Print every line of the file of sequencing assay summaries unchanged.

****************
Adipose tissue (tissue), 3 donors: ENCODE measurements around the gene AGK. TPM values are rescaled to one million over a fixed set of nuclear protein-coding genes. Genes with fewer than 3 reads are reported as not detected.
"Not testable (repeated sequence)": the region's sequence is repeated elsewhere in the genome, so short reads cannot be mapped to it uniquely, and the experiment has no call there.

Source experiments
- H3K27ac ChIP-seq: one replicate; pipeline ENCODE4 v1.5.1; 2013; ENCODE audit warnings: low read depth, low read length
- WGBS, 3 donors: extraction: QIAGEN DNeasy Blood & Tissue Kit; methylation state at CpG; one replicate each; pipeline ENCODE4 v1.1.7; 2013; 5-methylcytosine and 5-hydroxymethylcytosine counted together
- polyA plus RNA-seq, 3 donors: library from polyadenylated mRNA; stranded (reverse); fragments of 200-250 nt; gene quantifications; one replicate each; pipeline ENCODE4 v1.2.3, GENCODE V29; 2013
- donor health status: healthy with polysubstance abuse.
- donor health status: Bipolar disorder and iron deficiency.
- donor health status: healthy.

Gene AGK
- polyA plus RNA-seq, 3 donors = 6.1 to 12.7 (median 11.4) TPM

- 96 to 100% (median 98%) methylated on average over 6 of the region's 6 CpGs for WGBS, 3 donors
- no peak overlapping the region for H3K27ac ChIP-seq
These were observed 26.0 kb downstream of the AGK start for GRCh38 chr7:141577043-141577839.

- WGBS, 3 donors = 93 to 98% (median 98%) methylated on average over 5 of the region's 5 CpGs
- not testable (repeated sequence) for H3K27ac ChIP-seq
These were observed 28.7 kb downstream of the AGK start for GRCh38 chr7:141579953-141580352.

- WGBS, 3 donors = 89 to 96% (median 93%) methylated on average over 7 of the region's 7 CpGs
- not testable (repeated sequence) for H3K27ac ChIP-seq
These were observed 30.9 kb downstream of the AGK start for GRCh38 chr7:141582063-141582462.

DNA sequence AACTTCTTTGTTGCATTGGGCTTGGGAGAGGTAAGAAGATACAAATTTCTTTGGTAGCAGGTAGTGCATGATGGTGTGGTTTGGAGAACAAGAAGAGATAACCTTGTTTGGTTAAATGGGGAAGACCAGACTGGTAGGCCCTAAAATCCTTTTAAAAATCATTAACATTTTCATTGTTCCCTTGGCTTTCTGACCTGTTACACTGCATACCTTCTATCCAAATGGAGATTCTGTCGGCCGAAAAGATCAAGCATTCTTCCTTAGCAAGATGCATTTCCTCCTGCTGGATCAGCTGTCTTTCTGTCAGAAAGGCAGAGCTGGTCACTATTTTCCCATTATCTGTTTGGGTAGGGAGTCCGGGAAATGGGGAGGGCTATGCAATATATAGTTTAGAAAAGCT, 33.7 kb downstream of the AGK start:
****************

Adipose tissue (tissue), 3 donors: ENCODE measurements around the gene AGK. TPM values are rescaled to one million over a fixed set of nuclear protein-coding genes. Genes with fewer than 3 reads are reported as not detected.
"Not testable (repeated sequence)": the region's sequence is repeated elsewhere in the genome, so short reads cannot be mapped to it uniquely, and the experiment has no call there.

Source experiments
- H3K27ac ChIP-seq: one replicate; pipeline ENCODE4 v1.5.1; 2013; ENCODE audit warnings: low read depth, low read length
- WGBS, 3 donors: extraction: QIAGEN DNeasy Blood & Tissue Kit; methylation state at CpG; one replicate each; pipeline ENCODE4 v1.1.7; 2013; 5-methylcytosine and 5-hydroxymethylcytosine counted together
- polyA plus RNA-seq, 3 donors: library from polyadenylated mRNA; stranded (reverse); fragments of 200-250 nt; gene quantifications; one replicate each; pipeline ENCODE4 v1.2.3, GENCODE V29; 2013
- donor health status: healthy with polysubstance abuse.
- donor health status: Bipolar disorder and iron deficiency.
- donor health status: healthy.

Gene AGK
- polyA plus RNA-seq, 3 donors = 6.1 to 12.7 (median 11.4) TPM

- 96 to 100% (median 98%) methylated on average over 6 of the region's 6 CpGs for WGBS, 3 donors
- no peak overlapping the region for H3K27ac ChIP-seq
These were observed 26.0 kb downstream of the AGK start for GRCh38 chr7:141577043-141577839.

- WGBS, 3 donors = 93 to 98% (median 98%) methylated on average over 5 of the region's 5 CpGs
- not testable (repeated sequence) for H3K27ac ChIP-seq
These were observed 28.7 kb downstream of the AGK start for GRCh38 chr7:141579953-141580352.

- WGBS, 3 donors = 89 to 96% (median 93%) methylated on average over 7 of the region's 7 CpGs
- not testable (repeated sequence) for H3K27ac ChIP-seq
These were observed 30.9 kb downstream of the AGK start for GRCh38 chr7:141582063-141582462.

DNA sequence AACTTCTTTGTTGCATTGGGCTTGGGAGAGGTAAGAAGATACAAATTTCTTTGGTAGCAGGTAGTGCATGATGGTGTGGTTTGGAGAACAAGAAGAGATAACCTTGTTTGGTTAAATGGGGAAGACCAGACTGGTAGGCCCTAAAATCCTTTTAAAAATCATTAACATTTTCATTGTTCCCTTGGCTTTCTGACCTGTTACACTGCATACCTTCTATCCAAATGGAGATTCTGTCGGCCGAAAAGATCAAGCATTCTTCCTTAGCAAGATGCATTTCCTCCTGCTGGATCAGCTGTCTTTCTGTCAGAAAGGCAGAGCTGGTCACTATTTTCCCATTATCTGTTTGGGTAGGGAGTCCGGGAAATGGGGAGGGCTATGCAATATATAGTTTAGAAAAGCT, 33.7 kb downstream of the AGK start: